Shatavari can mean ‘one hundred roots’ (literally ‘one hundred below’) but is commonly referred to as ‘the woman who has a hundred husbands!’. As this name suggests, it is a renowned tonic for the female reproductive system. It is considered as a uterine tonic building fertility, regulating the menses and supporting lactation.
Shatavari is part of the Asparagus family and is native to tropical and subtropical India but can be found in parts of Africa. It grows in the wild and is also cultivated. The plant is a thorny perennial with striated leaves and is a climber that can grow up to 2m in height with extensive branching. The leaves are delicate and soft but needle-like in shape. Its roots are full, juicy and tuberous and can reach lengths of 1m. Shatavari flowers are white, incredibly small, fragrant and profuse. It is happy growing in humid jungles, shatavari can also thrive in extremely arid conditions. Its capacity to capture and store moisture in dry soils is quite astonishing. It is the tuberous roots that are valued for their medicinal properties.
All around the world the actions of traditional medicines were understood by their immediate sensory impacts. Click on each of shatavari’s key qualities below to learn more:
Shatavari is a renowned tonic for the female reproductive system and contains natural precursors to female hormones that help to balance hormones, enhance fertility, promote conception and reduce menopausal and menstrual symptoms. Shatavarin and Sarsapogenin are the two key constituents in Shatavari. They act as pre-cursors to sex-hormones and are responsible for Shatavari’s oestrogenic activity, but are not phyto-oestrogens. Shatavari contains steroidal glycosides such as diosgenin which influence a strong anti-inflammatory effect, particularly within the reproductive and the digestive systems. This plant is also classed as an adaptogen and contains a proportion of immune stimulating polysaccharides making it particularly nutritive and tonifying to a weakened immune system exacerbated by stress.
The primary use of this plant is as a tonic to the female reproductive system. It can tonify the uterus, giving it strength and nourishment. This in combination with shatavari’s ability to actively enhance the libido, make it an excellent fertility tonic that ensures a healthy and full term pregnancy.
Shatavari is able to balance oestrogen levels in the female reproductive system supporting hormone dominant conditions but also supporting a woman through changes in their menstrual cycle, pre-menstrual tension and the hormonal changes that occur during the menopause.
Shatavari actively stimulates the production of prolactin in breast feeding women, increasing milk flow.
Shatavari contains strong anti-inflammatory constituents that have an affinity for the urinary, reproductive and digestive systems. The plant is also characteristically mucilaginous making it an excellent remedy for hot, dry and irritated mucous membranes. Shatavari is considered as an effective diuretic, making it particularly suitable for clearing congested heat from the kidneys and urinary system. Shatavari will, therefore, help treat inflamed conditions such as cystitis, vaginal dryness but also gastric reflux.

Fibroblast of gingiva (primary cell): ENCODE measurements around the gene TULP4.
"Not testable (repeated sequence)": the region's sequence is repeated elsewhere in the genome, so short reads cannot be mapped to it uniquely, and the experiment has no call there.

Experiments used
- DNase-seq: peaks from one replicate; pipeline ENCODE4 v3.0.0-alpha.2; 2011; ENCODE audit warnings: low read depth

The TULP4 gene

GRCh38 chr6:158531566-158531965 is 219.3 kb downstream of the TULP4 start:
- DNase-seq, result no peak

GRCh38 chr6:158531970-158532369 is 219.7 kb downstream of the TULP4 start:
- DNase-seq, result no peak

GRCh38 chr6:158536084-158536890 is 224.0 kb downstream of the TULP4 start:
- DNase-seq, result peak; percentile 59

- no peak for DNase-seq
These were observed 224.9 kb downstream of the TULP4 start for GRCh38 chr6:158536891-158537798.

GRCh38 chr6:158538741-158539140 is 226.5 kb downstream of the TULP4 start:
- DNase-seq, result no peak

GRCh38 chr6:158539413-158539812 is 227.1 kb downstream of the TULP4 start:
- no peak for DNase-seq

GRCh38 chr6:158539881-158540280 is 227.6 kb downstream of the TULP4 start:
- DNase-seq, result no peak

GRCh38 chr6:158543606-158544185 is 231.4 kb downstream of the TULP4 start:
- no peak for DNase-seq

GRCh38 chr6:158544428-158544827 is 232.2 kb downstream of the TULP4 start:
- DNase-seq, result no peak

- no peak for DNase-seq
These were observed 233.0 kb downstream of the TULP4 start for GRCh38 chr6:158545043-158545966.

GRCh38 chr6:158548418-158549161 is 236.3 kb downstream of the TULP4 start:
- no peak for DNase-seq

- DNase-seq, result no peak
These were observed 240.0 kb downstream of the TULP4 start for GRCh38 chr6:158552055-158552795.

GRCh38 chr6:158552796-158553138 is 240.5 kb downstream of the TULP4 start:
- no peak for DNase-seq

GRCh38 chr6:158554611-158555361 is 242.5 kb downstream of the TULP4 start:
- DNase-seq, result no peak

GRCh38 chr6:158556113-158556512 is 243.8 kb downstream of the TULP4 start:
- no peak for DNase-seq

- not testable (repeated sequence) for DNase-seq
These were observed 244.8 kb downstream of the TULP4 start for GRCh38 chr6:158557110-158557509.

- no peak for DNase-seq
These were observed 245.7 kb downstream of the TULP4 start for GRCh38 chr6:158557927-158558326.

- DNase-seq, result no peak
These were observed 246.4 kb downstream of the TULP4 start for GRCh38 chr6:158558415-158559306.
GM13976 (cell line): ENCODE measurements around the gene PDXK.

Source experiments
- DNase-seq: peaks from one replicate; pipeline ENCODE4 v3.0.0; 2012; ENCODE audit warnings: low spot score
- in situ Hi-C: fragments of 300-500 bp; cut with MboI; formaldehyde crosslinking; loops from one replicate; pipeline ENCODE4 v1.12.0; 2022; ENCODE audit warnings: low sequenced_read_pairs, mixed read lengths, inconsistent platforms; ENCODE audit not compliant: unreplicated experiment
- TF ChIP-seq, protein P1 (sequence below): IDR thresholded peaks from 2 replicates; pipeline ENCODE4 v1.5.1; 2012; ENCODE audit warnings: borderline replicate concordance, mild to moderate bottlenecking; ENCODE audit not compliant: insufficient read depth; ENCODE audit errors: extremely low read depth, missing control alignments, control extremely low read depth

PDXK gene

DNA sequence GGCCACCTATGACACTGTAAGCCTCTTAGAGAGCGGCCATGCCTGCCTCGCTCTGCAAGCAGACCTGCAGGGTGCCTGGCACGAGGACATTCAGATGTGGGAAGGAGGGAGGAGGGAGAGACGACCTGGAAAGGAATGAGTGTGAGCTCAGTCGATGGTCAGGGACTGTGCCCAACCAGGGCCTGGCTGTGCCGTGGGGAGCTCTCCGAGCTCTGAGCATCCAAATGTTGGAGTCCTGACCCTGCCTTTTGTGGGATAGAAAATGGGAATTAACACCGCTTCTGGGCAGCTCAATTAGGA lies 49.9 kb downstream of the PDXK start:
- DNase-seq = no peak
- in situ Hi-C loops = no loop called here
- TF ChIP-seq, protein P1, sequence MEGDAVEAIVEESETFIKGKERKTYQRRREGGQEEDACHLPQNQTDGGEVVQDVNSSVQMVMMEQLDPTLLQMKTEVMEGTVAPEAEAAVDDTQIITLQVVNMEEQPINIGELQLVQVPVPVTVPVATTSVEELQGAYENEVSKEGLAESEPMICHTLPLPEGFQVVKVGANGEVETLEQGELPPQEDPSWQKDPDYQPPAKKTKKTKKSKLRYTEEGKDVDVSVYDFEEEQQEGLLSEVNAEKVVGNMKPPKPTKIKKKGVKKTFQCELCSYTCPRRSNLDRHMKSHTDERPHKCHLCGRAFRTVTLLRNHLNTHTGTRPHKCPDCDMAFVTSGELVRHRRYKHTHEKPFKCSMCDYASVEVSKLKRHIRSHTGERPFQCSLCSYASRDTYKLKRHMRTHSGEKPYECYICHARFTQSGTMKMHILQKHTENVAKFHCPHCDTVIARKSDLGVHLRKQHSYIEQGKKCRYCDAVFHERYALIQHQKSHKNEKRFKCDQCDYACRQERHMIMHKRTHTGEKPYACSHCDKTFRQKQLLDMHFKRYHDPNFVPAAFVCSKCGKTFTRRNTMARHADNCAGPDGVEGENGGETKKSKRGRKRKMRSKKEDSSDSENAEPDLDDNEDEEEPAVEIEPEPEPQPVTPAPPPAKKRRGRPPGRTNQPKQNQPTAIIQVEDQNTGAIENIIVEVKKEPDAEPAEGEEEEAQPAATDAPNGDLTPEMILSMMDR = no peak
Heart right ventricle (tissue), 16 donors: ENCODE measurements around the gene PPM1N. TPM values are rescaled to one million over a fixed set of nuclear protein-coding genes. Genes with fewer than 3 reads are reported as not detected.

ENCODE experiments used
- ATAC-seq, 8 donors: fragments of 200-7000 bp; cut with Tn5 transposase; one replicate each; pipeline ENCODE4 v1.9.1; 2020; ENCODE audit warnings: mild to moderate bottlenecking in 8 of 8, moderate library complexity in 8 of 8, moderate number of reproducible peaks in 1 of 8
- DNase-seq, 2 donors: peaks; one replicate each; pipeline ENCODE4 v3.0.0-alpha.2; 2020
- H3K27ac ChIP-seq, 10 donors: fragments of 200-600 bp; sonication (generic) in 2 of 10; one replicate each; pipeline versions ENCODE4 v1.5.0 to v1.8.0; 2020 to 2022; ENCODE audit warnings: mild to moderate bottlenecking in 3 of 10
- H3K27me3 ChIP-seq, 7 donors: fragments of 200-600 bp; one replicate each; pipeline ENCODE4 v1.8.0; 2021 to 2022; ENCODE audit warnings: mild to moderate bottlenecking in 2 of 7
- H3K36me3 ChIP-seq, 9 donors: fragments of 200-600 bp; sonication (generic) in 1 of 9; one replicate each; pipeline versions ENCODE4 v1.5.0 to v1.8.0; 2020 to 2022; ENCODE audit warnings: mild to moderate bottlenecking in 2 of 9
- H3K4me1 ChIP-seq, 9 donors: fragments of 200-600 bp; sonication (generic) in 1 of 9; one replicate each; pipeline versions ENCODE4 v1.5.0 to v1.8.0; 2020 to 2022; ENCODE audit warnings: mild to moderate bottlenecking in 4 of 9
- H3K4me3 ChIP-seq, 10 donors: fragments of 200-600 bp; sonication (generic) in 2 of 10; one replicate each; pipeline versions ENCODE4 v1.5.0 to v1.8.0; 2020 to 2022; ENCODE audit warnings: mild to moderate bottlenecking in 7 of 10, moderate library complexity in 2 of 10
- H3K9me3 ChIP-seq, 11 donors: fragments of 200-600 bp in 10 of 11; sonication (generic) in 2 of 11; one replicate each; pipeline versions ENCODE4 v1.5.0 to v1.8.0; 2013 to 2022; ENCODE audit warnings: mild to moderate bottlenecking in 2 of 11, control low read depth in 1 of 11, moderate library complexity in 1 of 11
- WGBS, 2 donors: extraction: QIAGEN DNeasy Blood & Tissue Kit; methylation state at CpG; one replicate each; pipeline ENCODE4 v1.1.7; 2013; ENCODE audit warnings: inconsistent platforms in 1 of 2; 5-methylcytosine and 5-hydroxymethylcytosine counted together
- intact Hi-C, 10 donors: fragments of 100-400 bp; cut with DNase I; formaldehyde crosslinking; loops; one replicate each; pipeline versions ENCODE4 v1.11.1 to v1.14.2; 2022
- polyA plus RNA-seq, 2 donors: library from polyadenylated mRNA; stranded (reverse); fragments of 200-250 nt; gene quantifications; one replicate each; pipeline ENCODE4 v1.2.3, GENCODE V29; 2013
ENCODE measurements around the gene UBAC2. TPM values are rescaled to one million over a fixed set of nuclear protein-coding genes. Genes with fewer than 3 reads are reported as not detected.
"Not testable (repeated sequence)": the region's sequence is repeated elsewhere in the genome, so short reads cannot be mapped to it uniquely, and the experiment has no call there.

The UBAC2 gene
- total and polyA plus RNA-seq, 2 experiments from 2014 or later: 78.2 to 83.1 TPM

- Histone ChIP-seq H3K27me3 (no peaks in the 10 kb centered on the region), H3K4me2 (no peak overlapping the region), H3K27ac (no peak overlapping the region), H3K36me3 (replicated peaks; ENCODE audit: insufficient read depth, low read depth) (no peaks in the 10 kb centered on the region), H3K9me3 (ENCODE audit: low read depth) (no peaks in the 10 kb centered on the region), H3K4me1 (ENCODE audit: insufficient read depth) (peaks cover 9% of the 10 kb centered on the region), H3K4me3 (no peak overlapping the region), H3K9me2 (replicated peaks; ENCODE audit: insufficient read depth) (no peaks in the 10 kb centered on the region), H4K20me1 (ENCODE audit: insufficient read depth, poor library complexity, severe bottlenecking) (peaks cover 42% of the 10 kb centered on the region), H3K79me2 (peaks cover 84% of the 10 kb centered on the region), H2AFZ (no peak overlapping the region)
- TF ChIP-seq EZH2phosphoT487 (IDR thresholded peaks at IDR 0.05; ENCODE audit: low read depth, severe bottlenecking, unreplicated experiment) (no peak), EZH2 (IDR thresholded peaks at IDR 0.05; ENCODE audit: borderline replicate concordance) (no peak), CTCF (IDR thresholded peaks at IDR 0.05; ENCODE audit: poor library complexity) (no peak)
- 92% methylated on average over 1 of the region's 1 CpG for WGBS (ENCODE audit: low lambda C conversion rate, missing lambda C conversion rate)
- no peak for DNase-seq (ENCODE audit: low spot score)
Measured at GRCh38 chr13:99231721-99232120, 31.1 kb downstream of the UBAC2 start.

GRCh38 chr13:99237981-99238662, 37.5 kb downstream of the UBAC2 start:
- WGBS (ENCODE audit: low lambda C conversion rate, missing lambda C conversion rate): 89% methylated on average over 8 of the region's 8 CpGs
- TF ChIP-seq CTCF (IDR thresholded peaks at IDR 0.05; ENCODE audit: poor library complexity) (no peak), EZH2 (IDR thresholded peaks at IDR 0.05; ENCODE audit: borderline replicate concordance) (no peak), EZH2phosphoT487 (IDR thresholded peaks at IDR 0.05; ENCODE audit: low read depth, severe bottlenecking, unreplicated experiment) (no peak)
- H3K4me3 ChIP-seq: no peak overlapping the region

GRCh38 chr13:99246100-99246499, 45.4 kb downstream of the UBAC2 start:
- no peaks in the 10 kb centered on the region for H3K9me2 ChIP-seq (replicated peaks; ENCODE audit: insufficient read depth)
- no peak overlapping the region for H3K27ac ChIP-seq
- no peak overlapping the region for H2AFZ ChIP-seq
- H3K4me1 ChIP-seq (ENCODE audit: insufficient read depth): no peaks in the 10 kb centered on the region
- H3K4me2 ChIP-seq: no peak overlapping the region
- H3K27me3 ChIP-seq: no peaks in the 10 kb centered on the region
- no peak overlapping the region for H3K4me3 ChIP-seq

Shatavari is an adaptogen and has an action upon the pituitary gland and the HPA (hypothalamic pituitary adrenal axis). It has a regulating effect throughout the body and is particularly nourishing to a weakened and depleted immune system.
Gynaecology: Shatavari is the foremost female uterine tonic. It is primarily used as a menstrual regulator in dysmenorrhoea, menorrhagia and menstrual irregularity. As the pitta dosha moves in both the blood and the artavasrotas, the cycle is often disturbed by excess heat; this heat can condense the blood (due to dehydration), cause it to move too quickly (due to its catalytic activity), cause it to overflow (due to its ‘rebellious’ nature) and cause inflammations (due to its irritating tendency). Its affinity for shukra dhatu tonifies female fertility; the unctuous properties increase the reproductive fluids, enhancing both conception and uterine strength. It can also be used to help prevent miscarriage. Shatavari is very useful in menopausal symptoms with hot flushes, irritability, irregular memory and dryness.
Lactation: The nourishing effect of shatavari on rasa dhatu makes it specific for increasing milk flow and quantity during breastfeeding.
GIT: The unctuous, bitter and sweet qualities of shatavari soothe inflammation of the mucus membranes with high pitta in conditions such as colitis, Crohn’s disease, dysentery with bleeding, inflammation and pain. It is specifically active against Entamoeba histolytica. Shatavari is good for conditions of gastric hyperacidity (amlapitta) with sour reflux and burning in the stomach as it is a cooling anti-inflammatory. Its demulcent properties also make it specifically useful for healing bleeding ulcers and gastritis.
Lungs: Where there is inflammation from dryness and heat, Shatavari increases moisture. It is commonly used in dry coughs, sore throats and haemoptysis.
Male fertility: Shatavari can help improve a low sperm count and irregularity.
Urinary & Kidney: Shatavari is useful in dysuria with hot and smelly urine and haematuria.
Anabolic: Shatavari’s rasayana properties increase mamsa dhatu building body mass, muscle tissue and nourishing the blood. It nourishes the ojas and can enhance immunity in the treatment of cancer.
Nerves: Shatavari nourishes majja dhatu and calms the nerves. It specifically nourishes the brain and reduces vata disorders; spasms, pain and insomnia.
In India, the fresh roots of this plant were traditionally fed to buffalo in order to increase milk yield for their calves.
No drug herb interactions are known.
Traditional Ayurvedic characteristics are
3–30g/day dried or 3–15ml of a 1:3 @ 25% tincture.